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English Literature. The Anglo-Saxon & The Medieval Period (Old English and Middle English). The Celts in Britain. Before and during the 4th century B.C. Britain home to several Celtic tribes Britain named for one Celtic tribe—the Brythons The other tribe-the Gaels-settled in Ireland

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English literature

English Literature

The Anglo-Saxon &

The Medieval Period

(Old English and Middle English)

The celts in britain
The Celts in Britain

Before and during the 4th century B.C.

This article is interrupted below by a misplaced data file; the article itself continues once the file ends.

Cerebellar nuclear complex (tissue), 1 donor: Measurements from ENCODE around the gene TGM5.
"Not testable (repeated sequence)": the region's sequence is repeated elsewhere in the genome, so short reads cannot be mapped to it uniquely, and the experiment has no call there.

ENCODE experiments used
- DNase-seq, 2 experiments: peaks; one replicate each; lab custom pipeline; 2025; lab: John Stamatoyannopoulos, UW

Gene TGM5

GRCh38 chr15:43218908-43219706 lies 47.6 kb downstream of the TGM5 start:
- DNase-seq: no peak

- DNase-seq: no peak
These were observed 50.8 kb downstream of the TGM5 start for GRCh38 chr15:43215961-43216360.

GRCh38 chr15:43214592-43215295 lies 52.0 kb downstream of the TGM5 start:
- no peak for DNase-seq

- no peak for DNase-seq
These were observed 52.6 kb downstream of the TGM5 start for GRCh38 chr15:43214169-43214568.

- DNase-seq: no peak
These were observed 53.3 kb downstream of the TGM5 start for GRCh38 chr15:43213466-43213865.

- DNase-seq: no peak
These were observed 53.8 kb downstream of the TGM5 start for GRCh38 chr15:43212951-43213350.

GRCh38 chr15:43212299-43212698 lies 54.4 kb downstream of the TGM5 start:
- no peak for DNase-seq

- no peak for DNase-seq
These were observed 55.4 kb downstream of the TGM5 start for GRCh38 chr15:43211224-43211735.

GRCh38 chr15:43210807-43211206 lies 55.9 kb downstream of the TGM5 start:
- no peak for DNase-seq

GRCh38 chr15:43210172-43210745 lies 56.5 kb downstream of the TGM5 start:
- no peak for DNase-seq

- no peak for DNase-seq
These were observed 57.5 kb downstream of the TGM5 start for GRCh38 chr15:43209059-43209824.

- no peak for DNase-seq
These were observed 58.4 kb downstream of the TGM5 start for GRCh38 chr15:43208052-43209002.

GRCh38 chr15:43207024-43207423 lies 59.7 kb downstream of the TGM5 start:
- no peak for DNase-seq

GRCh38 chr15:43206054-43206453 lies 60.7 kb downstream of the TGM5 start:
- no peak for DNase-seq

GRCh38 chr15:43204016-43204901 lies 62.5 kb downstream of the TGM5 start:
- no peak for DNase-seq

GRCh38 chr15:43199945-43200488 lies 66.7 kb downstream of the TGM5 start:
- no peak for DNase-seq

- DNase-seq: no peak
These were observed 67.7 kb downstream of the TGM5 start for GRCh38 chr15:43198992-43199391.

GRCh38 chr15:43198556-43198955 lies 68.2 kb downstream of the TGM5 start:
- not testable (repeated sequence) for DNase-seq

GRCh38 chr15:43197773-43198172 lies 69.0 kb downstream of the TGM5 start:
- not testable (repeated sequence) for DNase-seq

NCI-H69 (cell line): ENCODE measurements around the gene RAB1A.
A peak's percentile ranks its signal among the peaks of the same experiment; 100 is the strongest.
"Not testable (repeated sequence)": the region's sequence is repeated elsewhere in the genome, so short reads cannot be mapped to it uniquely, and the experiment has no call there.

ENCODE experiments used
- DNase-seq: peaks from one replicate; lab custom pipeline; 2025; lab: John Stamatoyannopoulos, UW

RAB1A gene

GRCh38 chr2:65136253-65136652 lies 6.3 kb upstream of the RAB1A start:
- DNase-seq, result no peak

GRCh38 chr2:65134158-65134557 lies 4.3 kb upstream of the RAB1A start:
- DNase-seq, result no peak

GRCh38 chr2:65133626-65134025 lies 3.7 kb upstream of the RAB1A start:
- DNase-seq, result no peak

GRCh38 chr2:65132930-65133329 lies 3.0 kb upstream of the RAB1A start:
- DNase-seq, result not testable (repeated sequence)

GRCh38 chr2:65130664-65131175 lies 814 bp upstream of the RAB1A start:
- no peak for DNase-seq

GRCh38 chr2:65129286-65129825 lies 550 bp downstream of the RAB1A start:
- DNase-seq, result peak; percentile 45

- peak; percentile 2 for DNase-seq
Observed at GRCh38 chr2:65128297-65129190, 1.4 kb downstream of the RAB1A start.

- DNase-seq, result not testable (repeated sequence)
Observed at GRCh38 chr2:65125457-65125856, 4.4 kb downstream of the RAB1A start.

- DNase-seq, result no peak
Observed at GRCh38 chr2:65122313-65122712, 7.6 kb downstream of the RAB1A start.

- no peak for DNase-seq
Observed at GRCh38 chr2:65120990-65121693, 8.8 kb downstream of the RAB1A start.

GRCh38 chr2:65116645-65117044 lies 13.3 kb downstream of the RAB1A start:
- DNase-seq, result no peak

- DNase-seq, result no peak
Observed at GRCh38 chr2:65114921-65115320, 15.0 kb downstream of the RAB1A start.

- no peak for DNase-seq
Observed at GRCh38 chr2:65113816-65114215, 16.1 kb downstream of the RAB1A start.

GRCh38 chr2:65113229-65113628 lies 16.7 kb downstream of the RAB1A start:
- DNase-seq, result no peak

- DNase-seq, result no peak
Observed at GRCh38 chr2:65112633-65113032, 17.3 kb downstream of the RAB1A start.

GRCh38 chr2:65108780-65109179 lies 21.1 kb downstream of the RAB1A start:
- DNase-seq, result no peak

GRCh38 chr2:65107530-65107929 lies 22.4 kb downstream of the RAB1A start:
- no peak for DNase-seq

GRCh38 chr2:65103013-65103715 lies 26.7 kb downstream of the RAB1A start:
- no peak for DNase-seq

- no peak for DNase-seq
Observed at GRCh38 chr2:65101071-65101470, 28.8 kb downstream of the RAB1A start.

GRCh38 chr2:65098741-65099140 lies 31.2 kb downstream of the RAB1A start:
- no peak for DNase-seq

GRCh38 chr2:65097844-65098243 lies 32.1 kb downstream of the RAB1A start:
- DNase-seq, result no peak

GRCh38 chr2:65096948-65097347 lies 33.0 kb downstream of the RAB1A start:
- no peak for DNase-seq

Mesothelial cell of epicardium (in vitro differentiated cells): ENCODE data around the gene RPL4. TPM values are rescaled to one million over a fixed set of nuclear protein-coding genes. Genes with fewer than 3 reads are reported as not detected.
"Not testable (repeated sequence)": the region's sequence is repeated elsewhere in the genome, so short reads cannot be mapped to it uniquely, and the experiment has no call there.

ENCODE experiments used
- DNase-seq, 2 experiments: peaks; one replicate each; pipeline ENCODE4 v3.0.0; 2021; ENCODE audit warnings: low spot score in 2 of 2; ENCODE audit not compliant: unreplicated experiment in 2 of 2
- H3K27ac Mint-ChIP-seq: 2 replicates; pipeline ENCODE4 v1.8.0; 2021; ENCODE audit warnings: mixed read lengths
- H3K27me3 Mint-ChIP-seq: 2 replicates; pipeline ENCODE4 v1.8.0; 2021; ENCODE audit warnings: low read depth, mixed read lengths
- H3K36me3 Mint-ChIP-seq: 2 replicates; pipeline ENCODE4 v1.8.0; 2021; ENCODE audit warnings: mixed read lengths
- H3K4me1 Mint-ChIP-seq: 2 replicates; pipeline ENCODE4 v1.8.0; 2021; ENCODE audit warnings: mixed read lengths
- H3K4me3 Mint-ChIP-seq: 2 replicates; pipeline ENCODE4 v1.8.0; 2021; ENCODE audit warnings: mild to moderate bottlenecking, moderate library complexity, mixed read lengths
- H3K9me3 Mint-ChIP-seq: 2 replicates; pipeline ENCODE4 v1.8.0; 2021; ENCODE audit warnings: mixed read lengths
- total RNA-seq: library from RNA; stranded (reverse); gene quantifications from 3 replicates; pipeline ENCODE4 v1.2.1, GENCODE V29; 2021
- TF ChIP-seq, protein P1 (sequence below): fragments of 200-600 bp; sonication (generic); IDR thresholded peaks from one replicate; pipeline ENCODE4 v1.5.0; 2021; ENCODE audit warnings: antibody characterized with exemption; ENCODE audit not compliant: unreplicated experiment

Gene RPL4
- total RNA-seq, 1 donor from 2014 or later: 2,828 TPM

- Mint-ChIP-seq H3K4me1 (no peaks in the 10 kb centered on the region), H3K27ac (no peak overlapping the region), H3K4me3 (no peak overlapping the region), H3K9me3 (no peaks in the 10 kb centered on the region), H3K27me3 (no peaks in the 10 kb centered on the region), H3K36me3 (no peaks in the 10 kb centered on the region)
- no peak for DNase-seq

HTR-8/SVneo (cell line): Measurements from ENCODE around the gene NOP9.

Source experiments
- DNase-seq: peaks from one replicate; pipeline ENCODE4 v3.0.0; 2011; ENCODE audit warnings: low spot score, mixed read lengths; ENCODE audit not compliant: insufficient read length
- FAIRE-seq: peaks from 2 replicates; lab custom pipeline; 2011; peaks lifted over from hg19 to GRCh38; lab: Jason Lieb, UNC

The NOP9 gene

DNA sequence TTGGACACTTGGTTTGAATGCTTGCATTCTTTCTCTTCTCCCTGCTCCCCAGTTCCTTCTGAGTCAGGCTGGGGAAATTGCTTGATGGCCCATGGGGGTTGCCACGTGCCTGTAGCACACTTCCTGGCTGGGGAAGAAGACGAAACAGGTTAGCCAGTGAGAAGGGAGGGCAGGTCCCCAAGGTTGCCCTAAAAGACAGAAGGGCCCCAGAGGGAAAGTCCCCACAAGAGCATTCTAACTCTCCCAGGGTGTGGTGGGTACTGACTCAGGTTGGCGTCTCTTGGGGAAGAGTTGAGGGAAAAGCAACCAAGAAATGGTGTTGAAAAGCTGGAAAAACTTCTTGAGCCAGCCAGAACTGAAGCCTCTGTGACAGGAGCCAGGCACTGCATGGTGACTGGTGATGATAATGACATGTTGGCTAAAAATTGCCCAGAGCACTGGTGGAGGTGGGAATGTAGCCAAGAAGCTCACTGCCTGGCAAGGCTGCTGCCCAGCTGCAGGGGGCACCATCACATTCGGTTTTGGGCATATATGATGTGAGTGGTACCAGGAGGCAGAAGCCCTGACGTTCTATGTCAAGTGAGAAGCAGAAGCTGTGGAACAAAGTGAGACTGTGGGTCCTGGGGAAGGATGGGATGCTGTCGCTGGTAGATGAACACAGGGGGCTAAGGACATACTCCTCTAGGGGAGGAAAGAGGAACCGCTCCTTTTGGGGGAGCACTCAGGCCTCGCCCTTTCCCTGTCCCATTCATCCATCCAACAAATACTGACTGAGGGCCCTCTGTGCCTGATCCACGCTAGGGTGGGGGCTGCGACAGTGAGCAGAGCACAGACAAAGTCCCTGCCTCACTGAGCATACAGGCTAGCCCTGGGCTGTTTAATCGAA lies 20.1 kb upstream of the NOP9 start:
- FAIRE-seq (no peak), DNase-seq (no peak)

• Britain home to several Celtic tribes

  • Britain named for one Celtic tribe—the Brythons

  • The other tribe-the Gaels-settled in Ireland

  • Farmers and hunters

  • Celtic religion a form of animism

  • Druids were Celtic priests

Social structure
Social Structure

  • Celtic tribes

    • 20-30 tribes, each with a king

    • people worked on their family’s farm

    • trained Druids were important in religious life

    • women could be soldiers and leaders

      • Queen Boadicea fought the Romans

Roman invasion
Roman Invasion

55 B.C.

  • Julius Caesar invades Britain

  • Latin is spoken

    A.D. 43

  • Celts defeated by Claudius

  • Romans build walls, villas, baths, roads

  • The Britons were absorbed into Roman society

    A.D. 409

  • Romans evacuate their troops

  • Central government breaks down

  • Britain left vulnerable to attack

  • Often noted as the beginning of the “Dark Ages”

Anglo saxons